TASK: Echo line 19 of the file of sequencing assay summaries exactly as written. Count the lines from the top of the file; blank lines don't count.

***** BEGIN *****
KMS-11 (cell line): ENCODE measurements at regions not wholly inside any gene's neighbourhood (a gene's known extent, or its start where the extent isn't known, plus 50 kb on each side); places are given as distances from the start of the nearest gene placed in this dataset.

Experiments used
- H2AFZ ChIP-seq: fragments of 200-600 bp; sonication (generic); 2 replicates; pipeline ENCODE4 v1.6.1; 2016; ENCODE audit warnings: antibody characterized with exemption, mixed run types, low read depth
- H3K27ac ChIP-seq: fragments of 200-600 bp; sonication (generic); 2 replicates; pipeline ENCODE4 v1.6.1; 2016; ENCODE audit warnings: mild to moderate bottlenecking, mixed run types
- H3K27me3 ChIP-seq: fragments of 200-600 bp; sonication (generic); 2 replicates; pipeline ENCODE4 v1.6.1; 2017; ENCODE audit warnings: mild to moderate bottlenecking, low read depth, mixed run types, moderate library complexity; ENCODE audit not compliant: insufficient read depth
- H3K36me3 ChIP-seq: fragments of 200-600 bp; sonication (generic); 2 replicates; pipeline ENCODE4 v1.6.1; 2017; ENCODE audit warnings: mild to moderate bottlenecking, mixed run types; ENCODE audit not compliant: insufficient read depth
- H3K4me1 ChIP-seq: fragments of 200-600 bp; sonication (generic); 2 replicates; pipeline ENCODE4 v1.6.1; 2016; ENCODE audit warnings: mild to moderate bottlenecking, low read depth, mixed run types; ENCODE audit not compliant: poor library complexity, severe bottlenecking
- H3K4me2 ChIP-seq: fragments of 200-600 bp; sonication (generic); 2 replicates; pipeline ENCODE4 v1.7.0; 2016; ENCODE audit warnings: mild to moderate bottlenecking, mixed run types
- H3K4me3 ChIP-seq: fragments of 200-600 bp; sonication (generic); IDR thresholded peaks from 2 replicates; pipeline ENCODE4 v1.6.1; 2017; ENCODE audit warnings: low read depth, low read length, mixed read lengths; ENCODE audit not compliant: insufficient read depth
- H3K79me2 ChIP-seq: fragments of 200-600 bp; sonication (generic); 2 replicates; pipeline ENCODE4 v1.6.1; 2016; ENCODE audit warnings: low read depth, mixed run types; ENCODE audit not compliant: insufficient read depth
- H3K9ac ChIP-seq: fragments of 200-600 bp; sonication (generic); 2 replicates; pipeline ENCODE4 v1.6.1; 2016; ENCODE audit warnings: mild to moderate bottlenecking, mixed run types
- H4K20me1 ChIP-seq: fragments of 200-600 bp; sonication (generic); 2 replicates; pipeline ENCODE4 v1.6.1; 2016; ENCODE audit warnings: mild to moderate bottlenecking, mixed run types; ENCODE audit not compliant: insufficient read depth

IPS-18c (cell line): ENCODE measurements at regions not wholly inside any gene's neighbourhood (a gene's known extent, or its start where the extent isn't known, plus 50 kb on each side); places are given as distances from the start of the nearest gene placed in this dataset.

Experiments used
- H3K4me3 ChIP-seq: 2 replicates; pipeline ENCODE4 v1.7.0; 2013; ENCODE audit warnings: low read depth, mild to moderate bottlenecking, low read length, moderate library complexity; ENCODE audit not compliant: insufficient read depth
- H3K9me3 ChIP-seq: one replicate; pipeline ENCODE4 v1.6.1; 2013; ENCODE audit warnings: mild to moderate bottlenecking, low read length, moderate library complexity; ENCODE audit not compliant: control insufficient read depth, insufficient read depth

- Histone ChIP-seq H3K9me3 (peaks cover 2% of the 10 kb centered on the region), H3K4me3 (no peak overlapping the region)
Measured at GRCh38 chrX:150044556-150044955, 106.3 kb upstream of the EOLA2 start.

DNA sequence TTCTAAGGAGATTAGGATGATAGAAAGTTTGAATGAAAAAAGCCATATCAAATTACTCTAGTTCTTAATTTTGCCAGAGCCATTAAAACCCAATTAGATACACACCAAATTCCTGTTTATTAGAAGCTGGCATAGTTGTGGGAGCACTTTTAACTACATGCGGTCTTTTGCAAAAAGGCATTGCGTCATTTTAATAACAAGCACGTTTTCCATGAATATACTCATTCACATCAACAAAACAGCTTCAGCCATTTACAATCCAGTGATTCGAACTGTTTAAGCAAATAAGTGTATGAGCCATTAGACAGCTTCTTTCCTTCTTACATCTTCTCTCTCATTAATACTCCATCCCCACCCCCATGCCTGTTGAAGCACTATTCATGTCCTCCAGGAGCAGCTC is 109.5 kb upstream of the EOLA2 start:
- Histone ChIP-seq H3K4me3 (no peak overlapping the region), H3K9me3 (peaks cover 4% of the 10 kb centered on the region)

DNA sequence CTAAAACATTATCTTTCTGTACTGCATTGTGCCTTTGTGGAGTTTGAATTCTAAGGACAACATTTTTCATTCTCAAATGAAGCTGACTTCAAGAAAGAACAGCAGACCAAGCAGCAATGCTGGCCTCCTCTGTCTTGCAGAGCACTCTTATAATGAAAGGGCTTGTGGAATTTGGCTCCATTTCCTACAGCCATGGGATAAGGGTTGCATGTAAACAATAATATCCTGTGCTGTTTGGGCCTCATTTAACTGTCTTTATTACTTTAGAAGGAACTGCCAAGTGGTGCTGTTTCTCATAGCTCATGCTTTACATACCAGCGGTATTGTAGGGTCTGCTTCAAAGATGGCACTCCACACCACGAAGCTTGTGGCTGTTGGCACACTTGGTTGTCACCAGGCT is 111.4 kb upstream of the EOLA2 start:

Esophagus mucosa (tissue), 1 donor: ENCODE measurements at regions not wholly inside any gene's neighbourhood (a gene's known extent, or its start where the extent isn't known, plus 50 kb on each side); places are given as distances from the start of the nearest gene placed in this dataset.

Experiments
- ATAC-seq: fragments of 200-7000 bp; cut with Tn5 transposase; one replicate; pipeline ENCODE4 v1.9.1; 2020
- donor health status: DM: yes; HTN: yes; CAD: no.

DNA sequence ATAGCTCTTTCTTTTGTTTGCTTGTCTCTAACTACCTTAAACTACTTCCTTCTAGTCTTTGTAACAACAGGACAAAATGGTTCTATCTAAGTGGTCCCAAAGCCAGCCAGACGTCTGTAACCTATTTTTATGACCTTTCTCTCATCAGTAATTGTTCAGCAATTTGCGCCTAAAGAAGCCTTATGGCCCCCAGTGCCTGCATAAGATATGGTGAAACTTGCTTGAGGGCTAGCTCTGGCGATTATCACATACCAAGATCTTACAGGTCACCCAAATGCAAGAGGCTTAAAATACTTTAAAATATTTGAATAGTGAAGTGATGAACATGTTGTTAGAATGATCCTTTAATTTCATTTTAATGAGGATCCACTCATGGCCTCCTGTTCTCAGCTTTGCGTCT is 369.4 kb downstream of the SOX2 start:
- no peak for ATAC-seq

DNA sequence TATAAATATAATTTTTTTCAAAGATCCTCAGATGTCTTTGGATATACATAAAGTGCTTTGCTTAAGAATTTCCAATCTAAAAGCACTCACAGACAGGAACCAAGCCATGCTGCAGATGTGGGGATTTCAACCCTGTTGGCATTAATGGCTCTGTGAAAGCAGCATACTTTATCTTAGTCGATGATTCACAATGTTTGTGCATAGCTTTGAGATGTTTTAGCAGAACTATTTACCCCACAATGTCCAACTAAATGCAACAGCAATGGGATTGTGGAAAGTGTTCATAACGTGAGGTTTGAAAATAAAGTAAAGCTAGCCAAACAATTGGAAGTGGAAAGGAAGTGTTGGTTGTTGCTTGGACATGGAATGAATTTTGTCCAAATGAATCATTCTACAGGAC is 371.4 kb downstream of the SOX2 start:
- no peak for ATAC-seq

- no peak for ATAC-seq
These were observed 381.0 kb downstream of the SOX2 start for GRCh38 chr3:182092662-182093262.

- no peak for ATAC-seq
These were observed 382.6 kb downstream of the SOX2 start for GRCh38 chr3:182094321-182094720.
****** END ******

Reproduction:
DNA sequence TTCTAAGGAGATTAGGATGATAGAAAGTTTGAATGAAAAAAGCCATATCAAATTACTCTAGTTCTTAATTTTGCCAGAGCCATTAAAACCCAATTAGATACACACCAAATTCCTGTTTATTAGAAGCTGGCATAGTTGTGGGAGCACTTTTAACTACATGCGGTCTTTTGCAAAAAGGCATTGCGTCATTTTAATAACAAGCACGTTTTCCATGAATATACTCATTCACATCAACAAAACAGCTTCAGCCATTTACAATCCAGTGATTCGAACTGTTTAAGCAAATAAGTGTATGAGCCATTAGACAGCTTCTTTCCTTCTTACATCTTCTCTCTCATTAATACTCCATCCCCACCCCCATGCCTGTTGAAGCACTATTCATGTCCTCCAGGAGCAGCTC is 109.5 kb upstream of the EOLA2 start: